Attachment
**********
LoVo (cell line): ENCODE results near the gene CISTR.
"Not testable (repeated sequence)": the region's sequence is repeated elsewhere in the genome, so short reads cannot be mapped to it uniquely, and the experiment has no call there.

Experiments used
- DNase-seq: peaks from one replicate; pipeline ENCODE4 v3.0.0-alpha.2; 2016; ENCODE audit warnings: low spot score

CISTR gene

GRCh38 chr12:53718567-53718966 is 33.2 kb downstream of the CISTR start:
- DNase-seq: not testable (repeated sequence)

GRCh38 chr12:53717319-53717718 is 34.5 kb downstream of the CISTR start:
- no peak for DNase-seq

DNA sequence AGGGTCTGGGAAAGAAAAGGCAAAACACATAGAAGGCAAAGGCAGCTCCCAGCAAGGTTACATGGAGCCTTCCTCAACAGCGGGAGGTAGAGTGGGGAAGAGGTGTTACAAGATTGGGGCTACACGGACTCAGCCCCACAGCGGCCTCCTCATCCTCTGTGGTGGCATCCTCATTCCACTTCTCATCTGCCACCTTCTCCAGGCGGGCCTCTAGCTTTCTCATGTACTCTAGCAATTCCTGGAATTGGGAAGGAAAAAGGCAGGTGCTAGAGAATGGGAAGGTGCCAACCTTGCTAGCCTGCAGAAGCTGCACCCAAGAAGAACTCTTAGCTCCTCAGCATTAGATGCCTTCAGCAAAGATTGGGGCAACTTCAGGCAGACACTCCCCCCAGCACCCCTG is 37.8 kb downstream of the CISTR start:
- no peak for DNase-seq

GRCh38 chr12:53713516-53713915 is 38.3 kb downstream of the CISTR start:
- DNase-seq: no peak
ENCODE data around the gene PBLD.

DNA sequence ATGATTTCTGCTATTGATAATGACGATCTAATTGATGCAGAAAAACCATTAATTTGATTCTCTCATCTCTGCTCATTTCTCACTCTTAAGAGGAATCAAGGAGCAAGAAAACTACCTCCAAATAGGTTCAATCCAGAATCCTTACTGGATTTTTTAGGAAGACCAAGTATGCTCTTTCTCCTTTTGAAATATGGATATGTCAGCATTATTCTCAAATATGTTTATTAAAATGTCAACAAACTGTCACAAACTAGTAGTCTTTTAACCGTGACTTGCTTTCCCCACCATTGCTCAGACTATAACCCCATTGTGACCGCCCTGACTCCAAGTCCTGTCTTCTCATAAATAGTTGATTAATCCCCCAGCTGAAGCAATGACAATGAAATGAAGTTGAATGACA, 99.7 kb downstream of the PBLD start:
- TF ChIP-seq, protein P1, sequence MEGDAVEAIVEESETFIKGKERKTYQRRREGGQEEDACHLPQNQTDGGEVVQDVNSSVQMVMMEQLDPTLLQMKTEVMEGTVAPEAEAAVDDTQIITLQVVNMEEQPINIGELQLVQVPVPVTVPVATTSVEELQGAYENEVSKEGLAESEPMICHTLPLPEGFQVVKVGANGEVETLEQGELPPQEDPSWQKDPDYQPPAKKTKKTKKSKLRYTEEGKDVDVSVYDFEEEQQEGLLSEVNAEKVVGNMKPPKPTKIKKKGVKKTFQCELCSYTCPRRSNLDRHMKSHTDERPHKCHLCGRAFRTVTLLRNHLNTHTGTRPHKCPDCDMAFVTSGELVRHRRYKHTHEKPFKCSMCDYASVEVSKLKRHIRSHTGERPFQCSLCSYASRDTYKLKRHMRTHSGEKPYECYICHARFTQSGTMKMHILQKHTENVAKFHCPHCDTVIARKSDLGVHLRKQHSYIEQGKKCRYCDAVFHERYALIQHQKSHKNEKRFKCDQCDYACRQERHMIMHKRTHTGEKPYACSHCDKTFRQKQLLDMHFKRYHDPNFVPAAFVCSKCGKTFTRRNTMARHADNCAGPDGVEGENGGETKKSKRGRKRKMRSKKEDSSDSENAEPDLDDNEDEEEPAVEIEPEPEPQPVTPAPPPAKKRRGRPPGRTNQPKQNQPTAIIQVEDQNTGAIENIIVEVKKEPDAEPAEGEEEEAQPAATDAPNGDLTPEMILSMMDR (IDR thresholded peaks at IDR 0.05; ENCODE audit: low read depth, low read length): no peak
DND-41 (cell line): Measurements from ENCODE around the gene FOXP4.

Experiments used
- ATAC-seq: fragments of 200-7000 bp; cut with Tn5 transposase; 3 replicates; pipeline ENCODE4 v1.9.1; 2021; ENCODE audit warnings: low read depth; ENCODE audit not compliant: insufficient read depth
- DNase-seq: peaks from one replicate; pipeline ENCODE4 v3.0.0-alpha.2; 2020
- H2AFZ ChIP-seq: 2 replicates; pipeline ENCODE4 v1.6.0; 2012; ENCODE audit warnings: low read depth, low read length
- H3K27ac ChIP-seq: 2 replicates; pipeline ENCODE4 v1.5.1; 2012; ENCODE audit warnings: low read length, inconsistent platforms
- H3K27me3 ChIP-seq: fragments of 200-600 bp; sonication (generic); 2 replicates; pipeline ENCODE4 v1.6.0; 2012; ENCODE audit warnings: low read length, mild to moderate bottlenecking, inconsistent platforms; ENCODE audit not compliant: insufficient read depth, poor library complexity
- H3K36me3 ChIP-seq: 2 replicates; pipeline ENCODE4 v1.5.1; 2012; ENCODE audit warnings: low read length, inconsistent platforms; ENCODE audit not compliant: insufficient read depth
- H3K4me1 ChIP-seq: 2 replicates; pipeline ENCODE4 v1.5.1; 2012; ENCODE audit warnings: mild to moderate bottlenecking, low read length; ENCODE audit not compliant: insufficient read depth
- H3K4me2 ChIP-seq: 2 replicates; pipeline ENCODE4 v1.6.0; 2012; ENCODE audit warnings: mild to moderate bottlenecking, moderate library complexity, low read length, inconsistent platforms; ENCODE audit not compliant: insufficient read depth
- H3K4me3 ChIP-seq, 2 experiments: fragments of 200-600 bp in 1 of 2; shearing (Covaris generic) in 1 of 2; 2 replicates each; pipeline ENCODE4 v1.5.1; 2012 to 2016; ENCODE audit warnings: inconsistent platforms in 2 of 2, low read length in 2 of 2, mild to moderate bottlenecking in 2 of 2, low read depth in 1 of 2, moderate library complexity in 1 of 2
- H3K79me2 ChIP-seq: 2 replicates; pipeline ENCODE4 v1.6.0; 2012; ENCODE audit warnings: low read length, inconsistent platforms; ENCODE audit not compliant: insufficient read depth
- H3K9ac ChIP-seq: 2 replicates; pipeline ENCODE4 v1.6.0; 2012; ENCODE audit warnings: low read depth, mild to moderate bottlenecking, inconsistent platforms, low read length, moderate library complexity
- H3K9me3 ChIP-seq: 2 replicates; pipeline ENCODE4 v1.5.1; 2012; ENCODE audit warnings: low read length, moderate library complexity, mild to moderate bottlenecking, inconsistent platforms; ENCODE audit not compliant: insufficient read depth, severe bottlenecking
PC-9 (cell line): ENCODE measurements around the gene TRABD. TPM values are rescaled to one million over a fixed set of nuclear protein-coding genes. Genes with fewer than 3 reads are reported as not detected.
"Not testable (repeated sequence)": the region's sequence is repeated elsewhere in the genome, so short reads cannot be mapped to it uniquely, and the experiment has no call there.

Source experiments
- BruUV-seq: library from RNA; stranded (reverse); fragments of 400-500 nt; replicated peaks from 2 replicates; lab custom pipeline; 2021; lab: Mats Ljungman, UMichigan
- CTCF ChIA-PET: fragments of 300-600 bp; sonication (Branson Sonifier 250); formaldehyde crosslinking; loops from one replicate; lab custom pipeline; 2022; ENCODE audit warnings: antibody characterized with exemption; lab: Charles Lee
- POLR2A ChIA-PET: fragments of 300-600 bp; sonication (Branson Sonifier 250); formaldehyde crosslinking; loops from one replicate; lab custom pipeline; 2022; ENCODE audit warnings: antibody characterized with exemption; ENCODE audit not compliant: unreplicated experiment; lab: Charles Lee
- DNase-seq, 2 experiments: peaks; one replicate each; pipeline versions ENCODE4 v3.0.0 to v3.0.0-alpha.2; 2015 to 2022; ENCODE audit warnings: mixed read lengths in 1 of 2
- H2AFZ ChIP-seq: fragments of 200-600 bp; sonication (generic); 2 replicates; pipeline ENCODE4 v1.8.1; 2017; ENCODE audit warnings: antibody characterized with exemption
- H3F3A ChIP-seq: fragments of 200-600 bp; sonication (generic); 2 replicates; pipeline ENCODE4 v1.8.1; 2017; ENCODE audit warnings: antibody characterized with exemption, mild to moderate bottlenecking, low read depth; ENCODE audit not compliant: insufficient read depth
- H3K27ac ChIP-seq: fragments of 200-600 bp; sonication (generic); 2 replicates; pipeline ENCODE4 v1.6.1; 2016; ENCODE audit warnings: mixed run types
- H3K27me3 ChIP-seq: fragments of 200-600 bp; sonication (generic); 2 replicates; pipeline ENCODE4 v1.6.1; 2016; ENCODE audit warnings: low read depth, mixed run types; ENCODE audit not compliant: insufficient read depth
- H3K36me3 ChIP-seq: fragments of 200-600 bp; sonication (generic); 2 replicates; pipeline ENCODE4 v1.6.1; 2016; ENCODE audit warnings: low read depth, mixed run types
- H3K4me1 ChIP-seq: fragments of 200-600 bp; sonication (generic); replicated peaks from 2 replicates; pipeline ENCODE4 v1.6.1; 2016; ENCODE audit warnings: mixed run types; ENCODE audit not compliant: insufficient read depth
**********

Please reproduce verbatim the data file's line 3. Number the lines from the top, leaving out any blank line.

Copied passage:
Experiments used